- The Washington Times - Saturday, October 2, 2004

AIR FORCE ACADEMY, Colo. — The first half of Navy’s season has resembled a popular movie franchise with several sequels. Each game has an eerily similar plot with an only slightly altered ending.

Offensive ineptitude, normally caused by turnovers, in the first half? Check.

A defense keeping the game either in reach or in control? Sure.

An offense squandering chances to put the game away early in the second half? Gotcha.

The offense wearing down opposing defenses before finding new ways and often new heroes in the fourth quarter? Yep.

And another victory for Navy? You bet.

“We’ve found ways to win each week that are different,” coach Paul Johnson said Thursday night after his unbeaten (5-0) Midshipmen defeated Air Force 24-21. “This is a resilient bunch. I told them in the locker room there is no question they believe they’re going to win. They find a way.”

The latest heroes were kicker Geoff Blumenfeld and slotback Marco Nelson.

Blumenfeld had been having a nightmarish senior season, missing all four of his field goal attempts. And Navy could have tried to score a touchdown in the final minute after driving to the Air Force 16 with two timeouts left. But Johnson said he had a feeling Blumenfeld would make the kick, so he called for two plays to position the ball in the middle of the field and set the stage for an improbable finish.

“Earlier in the season, I thought I was striking the ball well but I was just a little unlucky,” Blumenfeld said. “I love kicking. I wouldn’t want any other job on the team. I love that role. I’m comfortable with it.”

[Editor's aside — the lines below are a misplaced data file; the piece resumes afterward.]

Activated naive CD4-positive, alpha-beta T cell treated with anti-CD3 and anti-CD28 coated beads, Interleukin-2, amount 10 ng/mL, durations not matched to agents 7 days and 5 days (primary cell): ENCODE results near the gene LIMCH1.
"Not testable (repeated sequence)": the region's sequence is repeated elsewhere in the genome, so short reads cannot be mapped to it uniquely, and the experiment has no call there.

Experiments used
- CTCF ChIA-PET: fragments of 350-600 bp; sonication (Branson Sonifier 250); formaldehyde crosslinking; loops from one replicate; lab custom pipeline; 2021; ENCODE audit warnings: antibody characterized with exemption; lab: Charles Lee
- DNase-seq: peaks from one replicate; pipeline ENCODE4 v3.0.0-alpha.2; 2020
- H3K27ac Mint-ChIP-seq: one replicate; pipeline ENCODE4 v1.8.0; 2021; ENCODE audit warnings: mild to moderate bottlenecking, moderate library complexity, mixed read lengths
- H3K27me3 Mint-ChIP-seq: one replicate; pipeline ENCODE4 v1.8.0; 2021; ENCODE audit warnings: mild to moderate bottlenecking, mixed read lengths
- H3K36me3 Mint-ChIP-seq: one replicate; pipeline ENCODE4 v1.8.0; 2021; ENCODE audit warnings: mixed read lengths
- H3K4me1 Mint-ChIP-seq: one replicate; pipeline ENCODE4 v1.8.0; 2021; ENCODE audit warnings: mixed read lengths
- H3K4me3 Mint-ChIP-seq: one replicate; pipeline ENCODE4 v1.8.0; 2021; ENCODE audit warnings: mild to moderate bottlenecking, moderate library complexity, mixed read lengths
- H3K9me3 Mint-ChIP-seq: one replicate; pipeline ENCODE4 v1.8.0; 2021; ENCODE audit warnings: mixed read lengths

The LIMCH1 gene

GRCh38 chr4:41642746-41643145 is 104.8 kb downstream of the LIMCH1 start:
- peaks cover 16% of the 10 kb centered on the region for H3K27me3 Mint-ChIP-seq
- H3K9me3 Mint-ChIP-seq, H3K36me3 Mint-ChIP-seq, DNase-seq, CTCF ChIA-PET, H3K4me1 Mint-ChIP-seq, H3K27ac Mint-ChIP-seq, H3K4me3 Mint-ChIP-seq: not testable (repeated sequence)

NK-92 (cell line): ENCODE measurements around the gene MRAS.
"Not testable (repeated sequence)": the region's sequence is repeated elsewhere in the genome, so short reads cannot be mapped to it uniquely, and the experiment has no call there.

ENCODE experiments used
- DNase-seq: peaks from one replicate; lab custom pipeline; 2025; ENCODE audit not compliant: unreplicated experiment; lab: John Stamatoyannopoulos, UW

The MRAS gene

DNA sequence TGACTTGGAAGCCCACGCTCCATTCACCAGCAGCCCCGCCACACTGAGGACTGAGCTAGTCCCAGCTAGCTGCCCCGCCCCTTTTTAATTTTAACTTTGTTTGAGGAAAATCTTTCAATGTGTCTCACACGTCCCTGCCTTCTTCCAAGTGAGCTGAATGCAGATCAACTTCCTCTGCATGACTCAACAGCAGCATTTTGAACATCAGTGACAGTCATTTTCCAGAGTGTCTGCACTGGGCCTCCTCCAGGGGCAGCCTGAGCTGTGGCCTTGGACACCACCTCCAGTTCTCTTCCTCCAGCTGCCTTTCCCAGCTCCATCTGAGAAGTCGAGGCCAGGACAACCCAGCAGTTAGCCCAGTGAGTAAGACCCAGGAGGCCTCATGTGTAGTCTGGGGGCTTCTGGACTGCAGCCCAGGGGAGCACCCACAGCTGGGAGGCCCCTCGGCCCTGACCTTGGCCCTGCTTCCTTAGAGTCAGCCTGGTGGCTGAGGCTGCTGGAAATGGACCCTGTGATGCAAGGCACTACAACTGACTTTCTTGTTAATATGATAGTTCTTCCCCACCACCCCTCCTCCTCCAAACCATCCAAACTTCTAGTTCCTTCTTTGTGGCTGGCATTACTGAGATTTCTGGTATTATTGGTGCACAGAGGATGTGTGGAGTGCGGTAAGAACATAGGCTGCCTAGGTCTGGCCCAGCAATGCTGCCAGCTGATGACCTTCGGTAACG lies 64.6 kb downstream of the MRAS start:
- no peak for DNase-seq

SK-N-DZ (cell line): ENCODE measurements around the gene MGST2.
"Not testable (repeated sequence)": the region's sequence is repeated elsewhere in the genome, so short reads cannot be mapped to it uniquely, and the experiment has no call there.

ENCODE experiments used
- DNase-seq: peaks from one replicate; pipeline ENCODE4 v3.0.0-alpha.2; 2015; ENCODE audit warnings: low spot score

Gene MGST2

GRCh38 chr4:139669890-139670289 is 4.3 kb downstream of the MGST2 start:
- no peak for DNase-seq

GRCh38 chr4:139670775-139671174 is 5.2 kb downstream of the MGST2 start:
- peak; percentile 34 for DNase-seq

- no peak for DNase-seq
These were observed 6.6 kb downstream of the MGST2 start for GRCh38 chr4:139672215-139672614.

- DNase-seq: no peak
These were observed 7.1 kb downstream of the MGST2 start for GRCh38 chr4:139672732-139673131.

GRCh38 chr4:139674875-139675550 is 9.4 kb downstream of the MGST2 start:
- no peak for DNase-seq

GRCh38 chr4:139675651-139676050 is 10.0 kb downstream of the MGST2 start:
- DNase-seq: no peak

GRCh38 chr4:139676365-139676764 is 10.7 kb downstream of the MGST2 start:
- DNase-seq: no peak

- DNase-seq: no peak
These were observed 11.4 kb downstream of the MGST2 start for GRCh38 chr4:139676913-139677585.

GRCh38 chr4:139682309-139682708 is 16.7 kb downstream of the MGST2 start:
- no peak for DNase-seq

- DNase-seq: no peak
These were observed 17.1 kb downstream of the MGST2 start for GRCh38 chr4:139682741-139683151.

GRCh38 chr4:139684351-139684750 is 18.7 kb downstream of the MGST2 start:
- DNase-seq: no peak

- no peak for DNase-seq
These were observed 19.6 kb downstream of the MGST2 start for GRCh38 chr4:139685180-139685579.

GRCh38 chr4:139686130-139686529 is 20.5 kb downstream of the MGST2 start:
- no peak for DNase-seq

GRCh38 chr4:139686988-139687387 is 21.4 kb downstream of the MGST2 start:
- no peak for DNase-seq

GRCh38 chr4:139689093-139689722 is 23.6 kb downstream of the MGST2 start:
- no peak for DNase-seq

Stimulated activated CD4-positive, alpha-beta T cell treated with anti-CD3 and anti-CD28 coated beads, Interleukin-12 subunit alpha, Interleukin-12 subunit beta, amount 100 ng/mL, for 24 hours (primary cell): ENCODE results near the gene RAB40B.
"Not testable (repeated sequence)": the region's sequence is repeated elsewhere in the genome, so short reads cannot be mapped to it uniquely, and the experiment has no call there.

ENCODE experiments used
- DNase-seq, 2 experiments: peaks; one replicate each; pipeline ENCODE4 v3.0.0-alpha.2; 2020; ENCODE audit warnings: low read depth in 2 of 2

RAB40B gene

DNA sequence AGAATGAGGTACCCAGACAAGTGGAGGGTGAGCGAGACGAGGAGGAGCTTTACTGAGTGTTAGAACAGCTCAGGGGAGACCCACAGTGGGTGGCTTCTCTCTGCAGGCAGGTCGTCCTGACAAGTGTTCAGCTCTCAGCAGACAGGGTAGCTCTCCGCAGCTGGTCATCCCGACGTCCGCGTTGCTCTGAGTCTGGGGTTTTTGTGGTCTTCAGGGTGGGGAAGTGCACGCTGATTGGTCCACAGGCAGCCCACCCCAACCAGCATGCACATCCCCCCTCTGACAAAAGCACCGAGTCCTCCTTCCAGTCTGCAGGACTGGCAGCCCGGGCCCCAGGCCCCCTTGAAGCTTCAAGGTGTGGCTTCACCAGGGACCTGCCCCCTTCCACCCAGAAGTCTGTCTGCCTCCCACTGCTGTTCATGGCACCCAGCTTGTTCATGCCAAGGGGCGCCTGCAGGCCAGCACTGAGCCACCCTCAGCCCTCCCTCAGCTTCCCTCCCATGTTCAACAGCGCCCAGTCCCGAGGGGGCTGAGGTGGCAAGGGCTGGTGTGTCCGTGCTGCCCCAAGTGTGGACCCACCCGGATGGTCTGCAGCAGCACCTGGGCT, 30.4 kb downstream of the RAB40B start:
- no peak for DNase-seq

Nelson, meanwhile, was not on the team’s preseason two-deep and didn’t touch the football in Navy’s first two games. Since then, his opportunities have increased each week — because, Johnson said, of his increased production in practice. He caught two passes for 70 yards Thursday, including a 66-yarder that ignited a hibernating offense.

Quarterback Aaron Polanco was sacked on the previous play leaving Navy with a third-and-19. Momentum had clearly swung in Air Force’s favor, and the Mids had the ball on the part of the field closest to the frenzied Cadet Wing. Had Polanco not avoided another sack and found Nelson, it is likely the Falcons now would be preparing to beat Army and reclaim the Commander In Chief’s Trophy.

“It was an amazing game, because offensively we just disappeared in the third quarter,” Johnson said. “I’ve never seen a team so lethargic and nonchalant. There wasn’t anything I could do to prod them. … Then all of a sudden [Air Force] scored, and it was like the care factor came back.”

Despite allowing 15 points in the fourth quarter — eight more than it had allowed all season in the final period — the defense continued to be the catalyst of Navy’s resurgence.

Air Force wants to run the ball just as badly as Navy does, and the Falcons averaged 3.2 yards a rush. Normally it is Navy’s offense that churns out long drives and eats up the clock, but Air Force dominated possession for the first three quarters.

Navy’s defense yielded field goals and not touchdowns, however, and allowed the offense time to find a rhythm and move the ball.

“We sure hurt ourselves and shot ourselves in the foot with penalties,” Air Force coach Fisher DeBerry said. “We didn’t get touchdowns and settled for field goals. Those things will come back, and I worried about it in the first quarter.”

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